Textbook prices weigh down students

Ashlynd Greenwood

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(Bella Torres / The Signpost)

In addition to juggling a full time job and class schedule at Weber State University, Jessica Septon has another burden causing her stress in the school year: textbooks.

During the first week of the semester, her health science class was already four chapters into their textbook. This lead Septon to race down to the bookstore in a panic and snatch the only book left for her class.

At this point, she was the second of 30 students in the class to actually have their textbook. And yet, the bookstore was already out of stock.

“One textbook in my class was $150 dollars, and there was no option for used books at the Wildcat Bookstore,” Septon said. “I understand that we have a necessity for books, but the university is asking students to pay a lot.”

With midterms approaching, many students at WSU are still plagued by the debt of textbook prices from the beginning of the semester.

“We have had several students come in and cry,” said bookstore employee Storm Powell. “It is clearly a stressful matter for students.”

Wildcat Bookstore manager Ryan Stewart addresses these kinds of issues in his daily work life. He works with faculty and sources inventory to develop programs such as Day One access, eBooks and deals with rentals and used books.

Stewart believes there to be a number of factors that play into textbook prices being more expensive on campus than with a second party seller such as Amazon or Chegg.

“When we talk about goods and services, in the same way that a customer at the store has options for shopping in different places, the Wildcat store is essentially a customer trying to find affordable options at the lowest price,” Stewart said.

According to Stewart, the only source the store can purchase textbooks from is the publisher. Additionally, the Wildcat Store does not have a lot of control over the books students use throughout the semester. However, professors do.

All of the textbooks are generally being marketed to the instructor of the class. When the instructor chooses the material, the store is able to acquire this textbook from the publisher at a set price on a national level.

“From what I know, most professors at Weber choose very expensive textbooks,” Powell said. “I feel like professors don’t really look into the actual prices of books. Some of them just come in and they want this specific textbook, but they can be incredibly expensive for students.”

In addition, the Wildcat Bookstore often has to add markup values to textbooks in order to sustain their services.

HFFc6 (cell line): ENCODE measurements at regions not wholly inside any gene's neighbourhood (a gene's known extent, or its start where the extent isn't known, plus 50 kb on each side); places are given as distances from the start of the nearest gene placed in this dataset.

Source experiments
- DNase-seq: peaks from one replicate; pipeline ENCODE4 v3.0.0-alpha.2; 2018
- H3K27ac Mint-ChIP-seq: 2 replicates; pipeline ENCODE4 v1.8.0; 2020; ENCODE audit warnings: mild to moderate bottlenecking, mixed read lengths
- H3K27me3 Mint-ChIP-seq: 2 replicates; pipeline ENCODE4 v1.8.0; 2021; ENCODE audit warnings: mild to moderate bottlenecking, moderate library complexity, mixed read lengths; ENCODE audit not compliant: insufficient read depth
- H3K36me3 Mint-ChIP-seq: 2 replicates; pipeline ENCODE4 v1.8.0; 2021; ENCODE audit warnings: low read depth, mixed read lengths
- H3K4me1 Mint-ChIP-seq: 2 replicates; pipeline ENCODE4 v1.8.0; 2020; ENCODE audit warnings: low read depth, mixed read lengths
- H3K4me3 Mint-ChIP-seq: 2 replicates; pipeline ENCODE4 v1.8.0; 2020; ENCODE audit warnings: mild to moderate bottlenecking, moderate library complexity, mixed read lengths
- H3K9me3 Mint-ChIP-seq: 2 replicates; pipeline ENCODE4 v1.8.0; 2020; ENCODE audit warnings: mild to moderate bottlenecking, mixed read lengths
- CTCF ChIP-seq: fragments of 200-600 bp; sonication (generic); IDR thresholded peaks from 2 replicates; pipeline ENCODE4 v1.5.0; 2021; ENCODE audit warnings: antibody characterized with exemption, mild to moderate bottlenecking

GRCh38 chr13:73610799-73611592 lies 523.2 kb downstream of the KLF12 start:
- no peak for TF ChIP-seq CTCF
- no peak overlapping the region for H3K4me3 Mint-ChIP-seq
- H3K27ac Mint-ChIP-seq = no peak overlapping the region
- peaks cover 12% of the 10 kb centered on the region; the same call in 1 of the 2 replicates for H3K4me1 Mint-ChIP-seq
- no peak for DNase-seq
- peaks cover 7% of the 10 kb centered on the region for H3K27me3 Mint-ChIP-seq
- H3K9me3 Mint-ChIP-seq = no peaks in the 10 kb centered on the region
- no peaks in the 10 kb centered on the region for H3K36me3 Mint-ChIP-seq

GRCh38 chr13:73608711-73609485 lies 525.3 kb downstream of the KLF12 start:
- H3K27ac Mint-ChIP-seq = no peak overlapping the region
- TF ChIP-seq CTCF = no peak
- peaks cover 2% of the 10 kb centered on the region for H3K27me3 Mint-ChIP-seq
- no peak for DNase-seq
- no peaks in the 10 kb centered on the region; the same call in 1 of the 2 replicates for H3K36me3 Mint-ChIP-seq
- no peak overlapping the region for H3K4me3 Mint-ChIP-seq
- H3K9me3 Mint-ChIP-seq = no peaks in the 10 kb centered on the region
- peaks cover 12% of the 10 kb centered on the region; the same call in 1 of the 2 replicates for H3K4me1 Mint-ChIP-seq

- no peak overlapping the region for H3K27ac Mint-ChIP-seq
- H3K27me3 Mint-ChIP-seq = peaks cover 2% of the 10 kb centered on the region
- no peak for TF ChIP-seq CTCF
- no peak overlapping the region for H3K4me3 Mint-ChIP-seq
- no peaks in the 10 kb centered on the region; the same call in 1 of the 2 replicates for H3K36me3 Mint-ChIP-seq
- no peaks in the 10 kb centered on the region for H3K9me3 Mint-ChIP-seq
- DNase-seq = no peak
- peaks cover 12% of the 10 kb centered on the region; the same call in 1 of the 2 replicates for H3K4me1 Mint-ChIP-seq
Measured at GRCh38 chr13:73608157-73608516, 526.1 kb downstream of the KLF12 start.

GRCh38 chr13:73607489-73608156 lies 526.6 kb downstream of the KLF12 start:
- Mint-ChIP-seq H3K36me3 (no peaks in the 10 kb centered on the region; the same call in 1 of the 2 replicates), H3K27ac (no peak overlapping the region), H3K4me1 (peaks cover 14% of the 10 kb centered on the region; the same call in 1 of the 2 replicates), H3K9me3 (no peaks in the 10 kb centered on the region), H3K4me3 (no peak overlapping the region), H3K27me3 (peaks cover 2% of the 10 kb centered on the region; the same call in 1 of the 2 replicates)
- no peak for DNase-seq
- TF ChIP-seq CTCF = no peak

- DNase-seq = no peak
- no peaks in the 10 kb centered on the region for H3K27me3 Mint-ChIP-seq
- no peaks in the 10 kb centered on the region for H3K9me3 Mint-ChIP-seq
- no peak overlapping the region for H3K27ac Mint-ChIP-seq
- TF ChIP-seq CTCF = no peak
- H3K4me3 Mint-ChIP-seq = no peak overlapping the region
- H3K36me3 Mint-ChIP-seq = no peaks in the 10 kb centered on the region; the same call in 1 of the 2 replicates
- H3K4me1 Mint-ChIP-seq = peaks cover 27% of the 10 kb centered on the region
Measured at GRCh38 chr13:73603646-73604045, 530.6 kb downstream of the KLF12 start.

“Generally speaking, every college bookstore will add a markup,” Stewart said. “We are a business who are charged with providing affordable course materials to our students, but at the same time, we are running a program that needs to keep the lights on, employ students, ship products and essentially all other operating expenses.”

Although the process of acquiring textbooks at the best price can be difficult for students, the book store is determined to create affordable options. Stewart regularly attends conferences with other professionals in his field to coordinate new and affordable opportunities for students.

“I know bookstores get a bad rep for textbook prices, but I can promise that our number one goal is strategizing how we can reduce these costs for students,” Stewart said.”

Some students have different ideas and recommendations for ways the WSU community can work together to accomplish these affordable textbook opportunities.

“The bookstore could at least offer a PDF and be upfront and honest about these things when books are unavailable,” Septon said. “Even if professors sent out an email of what books you will be needing for the class before they run out at the store.”

Other students such as senior Tanner Stephens often tackle the costs of books by reselling them.

“In the four years I’ve been on campus, I feel like book prices make a big difference,” Stephens said. “But if you can resell them, a lot of times you will get most of your money back.”

The software Day One Access is another option that can provide students a lot of monetary relief. This software comes included in every students tuition, and is an adapting program to help students retain information more clearly.

The Wildcat Bookstore also offers payment plans which give students more flexibility in the monthly amount they would like to spend on technology, supplies and textbooks.

“I went to college,” Stewart said. “I know that course materials are expensive and I know that we will not always have the best price. I would like students to start with us, give us a shot and go from there.”